The relationship between demand and price results in a downward sloping curve. It is a clear indicator of an inverse relationship between price and quantity of demand.
What Is Supply?
It refers to the number of commodities sellers are willing to avail to the market at a given price and time. Willingness and the ability to supply play a vital role in such a circumstance.
Keep in mind that supply represents a firm. Therefore, anything offered to the market for sale at a given price and time is supplied.
The law of supply states that an increase in price causes an increase in supply and a fall in price results in a decrease in supply.
Firms will make higher profit margins when the price is high. The relationship between price and supply is directly proportional.
The graph of supply and price is always sloping upwards. It clearly defines the close relationship between supply and price.
Main Difference between Demand and Supply
- The demand curve has a downward sloping and the supply curve has an upward slope.
- Demand represents the willingness of buyers and supply represents the willingness of sellers.
- Demand is inversely related to price and supply is directly related to price.
- Demand expresses the tastes and preferences of consumers and supply expresses stock availability in the market by sellers.
- A surplus in the market occurs when demand is more than supply and deficits in the market happen when supply is more than demand.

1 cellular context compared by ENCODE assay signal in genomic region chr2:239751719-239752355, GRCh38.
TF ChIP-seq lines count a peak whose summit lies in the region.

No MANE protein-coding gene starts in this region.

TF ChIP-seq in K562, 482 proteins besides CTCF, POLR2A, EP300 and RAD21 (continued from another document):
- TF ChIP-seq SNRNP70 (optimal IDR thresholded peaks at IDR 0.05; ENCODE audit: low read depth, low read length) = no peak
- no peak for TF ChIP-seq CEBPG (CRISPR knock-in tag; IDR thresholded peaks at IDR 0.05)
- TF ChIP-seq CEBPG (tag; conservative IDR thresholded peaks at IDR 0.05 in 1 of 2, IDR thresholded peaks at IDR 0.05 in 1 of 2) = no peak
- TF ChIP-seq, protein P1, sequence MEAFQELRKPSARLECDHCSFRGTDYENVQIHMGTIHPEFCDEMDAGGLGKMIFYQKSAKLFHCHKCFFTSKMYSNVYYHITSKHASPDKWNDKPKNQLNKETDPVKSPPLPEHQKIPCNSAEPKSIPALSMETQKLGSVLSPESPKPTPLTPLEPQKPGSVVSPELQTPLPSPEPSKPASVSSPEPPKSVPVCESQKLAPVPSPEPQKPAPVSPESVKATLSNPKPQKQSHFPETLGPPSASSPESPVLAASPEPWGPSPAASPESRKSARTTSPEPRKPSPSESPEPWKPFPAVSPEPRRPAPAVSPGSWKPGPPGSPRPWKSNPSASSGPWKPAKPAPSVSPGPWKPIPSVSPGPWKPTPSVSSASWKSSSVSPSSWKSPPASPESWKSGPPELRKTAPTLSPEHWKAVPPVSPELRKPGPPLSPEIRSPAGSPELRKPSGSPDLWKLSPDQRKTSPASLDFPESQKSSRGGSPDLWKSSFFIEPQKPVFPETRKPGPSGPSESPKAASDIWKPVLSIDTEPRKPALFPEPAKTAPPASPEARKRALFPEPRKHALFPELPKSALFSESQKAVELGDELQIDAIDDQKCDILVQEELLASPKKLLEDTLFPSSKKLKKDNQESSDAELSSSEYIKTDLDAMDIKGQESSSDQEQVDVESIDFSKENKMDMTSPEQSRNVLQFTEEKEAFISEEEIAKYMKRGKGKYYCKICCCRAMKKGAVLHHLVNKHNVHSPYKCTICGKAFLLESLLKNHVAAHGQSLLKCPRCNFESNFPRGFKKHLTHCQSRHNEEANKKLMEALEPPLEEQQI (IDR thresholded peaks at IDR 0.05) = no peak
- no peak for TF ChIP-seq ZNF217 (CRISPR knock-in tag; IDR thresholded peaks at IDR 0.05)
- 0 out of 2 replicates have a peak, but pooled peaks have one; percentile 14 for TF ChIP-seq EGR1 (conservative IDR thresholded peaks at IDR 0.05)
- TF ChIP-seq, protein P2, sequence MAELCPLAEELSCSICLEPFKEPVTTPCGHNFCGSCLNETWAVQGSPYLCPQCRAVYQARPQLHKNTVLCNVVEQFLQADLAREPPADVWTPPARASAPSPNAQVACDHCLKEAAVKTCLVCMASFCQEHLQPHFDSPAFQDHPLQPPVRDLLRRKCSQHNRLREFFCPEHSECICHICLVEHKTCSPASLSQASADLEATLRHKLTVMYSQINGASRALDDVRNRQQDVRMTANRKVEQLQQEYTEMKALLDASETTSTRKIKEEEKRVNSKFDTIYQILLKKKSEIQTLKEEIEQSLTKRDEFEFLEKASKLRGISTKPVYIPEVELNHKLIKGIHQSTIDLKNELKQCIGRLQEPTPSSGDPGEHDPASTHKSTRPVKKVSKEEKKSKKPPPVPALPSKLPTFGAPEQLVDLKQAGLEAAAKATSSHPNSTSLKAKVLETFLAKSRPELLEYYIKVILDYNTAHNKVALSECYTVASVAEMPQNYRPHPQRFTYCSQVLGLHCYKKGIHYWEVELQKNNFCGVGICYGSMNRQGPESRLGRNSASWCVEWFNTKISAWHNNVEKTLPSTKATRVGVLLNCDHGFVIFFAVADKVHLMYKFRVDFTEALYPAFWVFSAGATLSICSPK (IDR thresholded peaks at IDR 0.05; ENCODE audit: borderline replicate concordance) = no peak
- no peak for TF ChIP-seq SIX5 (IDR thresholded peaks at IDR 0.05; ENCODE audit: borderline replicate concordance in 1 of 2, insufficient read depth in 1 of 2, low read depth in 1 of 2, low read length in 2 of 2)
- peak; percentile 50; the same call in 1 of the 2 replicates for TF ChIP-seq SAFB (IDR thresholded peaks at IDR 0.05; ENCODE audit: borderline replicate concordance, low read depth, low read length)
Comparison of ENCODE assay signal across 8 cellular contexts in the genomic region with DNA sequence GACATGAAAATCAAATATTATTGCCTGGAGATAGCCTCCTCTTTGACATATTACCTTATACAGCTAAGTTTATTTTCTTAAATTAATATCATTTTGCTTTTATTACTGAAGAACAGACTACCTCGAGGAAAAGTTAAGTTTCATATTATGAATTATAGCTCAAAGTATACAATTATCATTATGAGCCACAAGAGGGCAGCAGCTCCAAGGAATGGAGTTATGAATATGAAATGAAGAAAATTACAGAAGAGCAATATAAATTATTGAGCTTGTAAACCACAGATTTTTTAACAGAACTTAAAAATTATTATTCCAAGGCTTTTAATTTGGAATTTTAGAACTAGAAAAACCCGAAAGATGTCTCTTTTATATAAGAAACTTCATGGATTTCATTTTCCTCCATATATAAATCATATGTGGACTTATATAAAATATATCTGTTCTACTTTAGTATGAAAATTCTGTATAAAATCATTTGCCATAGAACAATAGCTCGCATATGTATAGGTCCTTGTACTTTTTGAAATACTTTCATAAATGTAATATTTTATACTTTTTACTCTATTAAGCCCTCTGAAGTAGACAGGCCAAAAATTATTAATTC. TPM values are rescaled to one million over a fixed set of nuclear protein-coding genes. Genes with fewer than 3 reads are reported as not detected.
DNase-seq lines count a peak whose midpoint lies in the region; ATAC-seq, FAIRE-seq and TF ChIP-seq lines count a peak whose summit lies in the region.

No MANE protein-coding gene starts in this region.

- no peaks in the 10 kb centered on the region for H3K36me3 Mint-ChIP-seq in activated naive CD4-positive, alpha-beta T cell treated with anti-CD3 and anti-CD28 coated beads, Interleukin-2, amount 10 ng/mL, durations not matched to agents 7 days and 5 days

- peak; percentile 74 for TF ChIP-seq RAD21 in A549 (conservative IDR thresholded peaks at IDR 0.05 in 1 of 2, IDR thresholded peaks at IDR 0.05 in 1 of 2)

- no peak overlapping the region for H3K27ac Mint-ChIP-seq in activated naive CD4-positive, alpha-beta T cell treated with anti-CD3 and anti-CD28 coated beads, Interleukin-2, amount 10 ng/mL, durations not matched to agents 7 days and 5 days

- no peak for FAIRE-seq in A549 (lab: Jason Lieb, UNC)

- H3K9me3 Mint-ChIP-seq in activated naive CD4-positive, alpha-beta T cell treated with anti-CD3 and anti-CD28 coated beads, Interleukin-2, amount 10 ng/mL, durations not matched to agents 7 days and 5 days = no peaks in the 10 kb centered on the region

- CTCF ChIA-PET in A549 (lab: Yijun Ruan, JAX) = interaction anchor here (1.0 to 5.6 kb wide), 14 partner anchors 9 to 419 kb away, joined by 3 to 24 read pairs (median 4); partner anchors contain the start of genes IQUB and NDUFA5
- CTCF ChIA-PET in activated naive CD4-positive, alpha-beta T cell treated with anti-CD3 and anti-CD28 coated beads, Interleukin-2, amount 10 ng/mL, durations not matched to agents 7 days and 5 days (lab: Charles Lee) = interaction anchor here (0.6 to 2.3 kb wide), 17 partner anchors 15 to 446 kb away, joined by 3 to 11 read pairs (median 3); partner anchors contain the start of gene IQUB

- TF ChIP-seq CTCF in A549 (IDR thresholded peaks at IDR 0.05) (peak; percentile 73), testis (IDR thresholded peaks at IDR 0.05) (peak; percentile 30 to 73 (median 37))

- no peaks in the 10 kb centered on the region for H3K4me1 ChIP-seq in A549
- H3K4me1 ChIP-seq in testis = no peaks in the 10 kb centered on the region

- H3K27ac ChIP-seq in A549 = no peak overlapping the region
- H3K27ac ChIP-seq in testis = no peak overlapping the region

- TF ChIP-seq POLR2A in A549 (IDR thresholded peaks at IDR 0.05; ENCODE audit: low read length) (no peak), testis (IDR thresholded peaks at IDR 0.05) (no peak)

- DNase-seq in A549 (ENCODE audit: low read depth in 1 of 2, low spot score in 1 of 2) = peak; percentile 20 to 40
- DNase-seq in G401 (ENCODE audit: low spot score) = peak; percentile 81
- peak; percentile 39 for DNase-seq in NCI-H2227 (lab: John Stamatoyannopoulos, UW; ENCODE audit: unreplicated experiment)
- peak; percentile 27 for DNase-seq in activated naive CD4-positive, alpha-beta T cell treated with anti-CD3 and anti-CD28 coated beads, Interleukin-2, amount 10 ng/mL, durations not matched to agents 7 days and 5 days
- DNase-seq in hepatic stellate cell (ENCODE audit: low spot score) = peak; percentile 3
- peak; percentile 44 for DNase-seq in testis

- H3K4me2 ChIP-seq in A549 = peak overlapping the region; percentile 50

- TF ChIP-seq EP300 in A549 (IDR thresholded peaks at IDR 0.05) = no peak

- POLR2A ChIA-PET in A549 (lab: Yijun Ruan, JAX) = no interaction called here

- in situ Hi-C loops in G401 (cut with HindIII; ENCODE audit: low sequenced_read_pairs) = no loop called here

- Quantity of demand falls with an increase in price and vice versa while the quantity of supply fall with a decrease in price and vice versa.
Similarities between Demand and Supply
- Both demand and supply are economic models.
- Both determine the market economy.
- Both affect commodities, consumers, and producers.
You May Also Like: Difference between Accounting and Auditing
The difference between demand and supply depends on the willingness and ability of buyers and sellers. Demand refers to the desire, willingness, and ability to pay for a product at a given price and time.
Supply refers to the willingness and ability of sellers to bring products to the market at a given price and time. Supply is a representation of firms looking to earn profit by charging higher prices.
Demand represents consumers. Research shows that consumers are willing to pay for products sold at lower prices. If the price of a particular product increases, the demand will fall since consumers will resort to alternative products.
Supply has a direct relation with price and demand has an inverse. These two relationships help to describe the law of demand and the law of supply. But the laws become valid when all other factors are held constant.
At equilibrium, most firms become stable and survive in the market for an extended period. Disequilibrium usually brings instability in the market, affects the commodities and market economy.
Many countries strive to ensure quantities demanded and supplied are at equilibrium. The basic laws of supply and demand have to be upheld to avoid surplus and deficits in the market.
More Sources and Resources
- Hellen Li. Supply and Demand Analysis. New York University.
- Amal Kumar. Demand and Supply. College Board Research.
- Gregory Lawis. Supply and Demand Model. Harvard University Library.